Probing the sound of a quantum dot
24 April 2014
Physicists at the University of Sydney have discovered a method of using microwaves to probe the sounds of a quantum dot, a promising platform for building a quantum computer.
The findings have been published in Nature Communications.
A quantum dot consists of a small number of electrons trapped in zero dimensions inside a solid. The quantum mechanical properties of these electrons can be used to store and manipulate quantum data for revolutionary applications in computing, communication, sensing and bio-medical diagnostic applications.
James Colless and Xanthe Croot, PhD candidates in the University's School of Physics, uncovered a way to study what happens when electrons in quantum dots interact with sound waves of the solid they are trapped in.
"The possibility of computing using quantum logic, rather than the classical logic on which today's machines are based, has changed the boundary between hard and easy problems. Previously it was thought that certain tasks - exactly modeling a complex molecule to construct new medicines or computing certain mathematical functions - were simply too hard for any computer, no matter how big," said Professor David Reilly, from the Centre of Excellence for Engineered Quantum Systems (EQuS) and the University's School of Physics.
"The rules of the game have now changed. We now know that quantum mechanics allows certain interesting problems to be computed with ease, so long as you can build a machine that operates according to quantum mechanics - a daunting task!"
"Our work is a further step towards understanding the issues that enable or disable quantum machines. Sound waves in solids are a key mechanism that can lead to quantum devices interacting with their environment."
These sounds waves are called phonons, and are similar to the waves one can make in a stretched slinky. The 'slinky chain', in this case, is formed by the atoms which make up the solid. It turns out that interactions between sound waves and electrons reveal information about the environment of the electron - akin to detecting the size and shape of a room by listening to a singer's voice in that room.
The interaction between quantum dots and the solids in which they form is a double-edged sword for the purpose of quantum computing. On one hand, sound vibrations have been used to 'shuttle' electrons from place to place in quantum circuits - almost like a wave might pick up a surfer and take them into the beach.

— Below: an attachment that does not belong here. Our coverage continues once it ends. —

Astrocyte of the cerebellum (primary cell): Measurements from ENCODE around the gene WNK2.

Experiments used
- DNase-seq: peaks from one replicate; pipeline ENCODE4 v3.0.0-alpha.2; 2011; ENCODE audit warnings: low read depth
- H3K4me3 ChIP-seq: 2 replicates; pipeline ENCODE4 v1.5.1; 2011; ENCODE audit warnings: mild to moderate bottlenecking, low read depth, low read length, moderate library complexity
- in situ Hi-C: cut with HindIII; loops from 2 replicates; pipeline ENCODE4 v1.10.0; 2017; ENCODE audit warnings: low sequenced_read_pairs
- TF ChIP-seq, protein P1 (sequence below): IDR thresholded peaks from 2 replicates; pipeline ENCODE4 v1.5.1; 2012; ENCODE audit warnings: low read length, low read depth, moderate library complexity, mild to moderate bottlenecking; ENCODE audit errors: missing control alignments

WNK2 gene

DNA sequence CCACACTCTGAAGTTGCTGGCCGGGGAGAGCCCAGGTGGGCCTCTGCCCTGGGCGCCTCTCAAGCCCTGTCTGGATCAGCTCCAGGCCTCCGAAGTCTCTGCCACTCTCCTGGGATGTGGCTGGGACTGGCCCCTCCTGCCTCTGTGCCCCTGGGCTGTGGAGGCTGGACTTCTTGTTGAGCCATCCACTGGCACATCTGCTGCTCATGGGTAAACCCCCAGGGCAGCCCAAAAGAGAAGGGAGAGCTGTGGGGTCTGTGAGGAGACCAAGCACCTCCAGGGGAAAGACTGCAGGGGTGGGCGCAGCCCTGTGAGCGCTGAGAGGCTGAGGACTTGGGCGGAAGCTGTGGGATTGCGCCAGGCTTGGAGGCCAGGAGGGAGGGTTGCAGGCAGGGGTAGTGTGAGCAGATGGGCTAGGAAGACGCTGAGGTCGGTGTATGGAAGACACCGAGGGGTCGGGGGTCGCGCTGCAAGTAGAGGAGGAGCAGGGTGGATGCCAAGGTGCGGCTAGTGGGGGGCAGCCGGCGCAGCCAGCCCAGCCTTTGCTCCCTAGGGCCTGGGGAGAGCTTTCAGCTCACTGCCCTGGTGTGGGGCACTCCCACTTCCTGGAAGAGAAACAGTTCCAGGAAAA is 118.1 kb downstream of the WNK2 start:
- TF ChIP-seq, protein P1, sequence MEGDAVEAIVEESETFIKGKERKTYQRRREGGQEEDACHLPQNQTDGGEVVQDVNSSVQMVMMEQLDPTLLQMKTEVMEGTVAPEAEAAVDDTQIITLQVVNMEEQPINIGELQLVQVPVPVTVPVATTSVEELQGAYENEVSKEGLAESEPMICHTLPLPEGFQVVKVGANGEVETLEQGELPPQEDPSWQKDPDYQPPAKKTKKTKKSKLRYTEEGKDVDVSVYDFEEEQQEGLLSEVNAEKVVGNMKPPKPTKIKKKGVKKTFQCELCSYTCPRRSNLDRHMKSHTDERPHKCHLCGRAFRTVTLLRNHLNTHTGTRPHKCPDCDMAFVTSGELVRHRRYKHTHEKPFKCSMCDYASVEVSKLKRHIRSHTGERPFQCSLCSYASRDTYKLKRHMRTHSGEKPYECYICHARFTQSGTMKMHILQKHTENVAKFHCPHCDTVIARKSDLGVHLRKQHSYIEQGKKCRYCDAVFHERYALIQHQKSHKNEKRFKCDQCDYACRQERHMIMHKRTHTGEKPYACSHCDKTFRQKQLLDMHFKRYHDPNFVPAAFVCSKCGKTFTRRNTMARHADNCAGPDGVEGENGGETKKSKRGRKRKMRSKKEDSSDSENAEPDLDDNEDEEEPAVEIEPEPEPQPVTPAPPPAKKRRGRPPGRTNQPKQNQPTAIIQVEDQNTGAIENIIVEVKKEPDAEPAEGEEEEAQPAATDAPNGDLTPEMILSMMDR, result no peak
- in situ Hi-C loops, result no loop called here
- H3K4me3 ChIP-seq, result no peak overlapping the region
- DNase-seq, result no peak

"However, there are other contexts where sound interacting with electrons can cause huge problems: in particular, when you are performing a quantum algorithm and only want the electron to interact with certain parameters that the experimenter controls," said Xanthe Croot.
Unwanted sound can significantly limit the time you have to perform the algorithm before the electron loses all the information it was storing. Understanding how the size and geometry of the quantum circuit affects these interactions is therefore extremely important.
In quantum computing, different configurations of electrons within the dot represent something similar to the 0 and 1 (or on and off) states in classical computing. The 1 and the 0 states have different energies: if you apply microwaves with exactly this energy difference you can change the state from 0 to 1 and vice versa.
"We found that if you apply microwaves with energy slightly higher than the electron energy difference, the system creates sound of a very specific frequency. It is almost like the electron saying, if you hit me too hard I'll scream," said Ms Croot.
"Changing the microwave energy will change the frequency of the sound that the system creates in the solid. The results show that some frequencies of sound interact very strongly with the system, while others less so. There are hints in the data that the geometry of the quantum dot plays a key role in determining which frequencies will interact strongly."
This collaboration harnessed the expertise across the EQuS Centre of Excellence, bringing together experimentalists and theorists at the University of Sydney, University of Queensland and materials scientists in the United States.
Contact: Verity Leatherdale
Phone: 02 9351 4312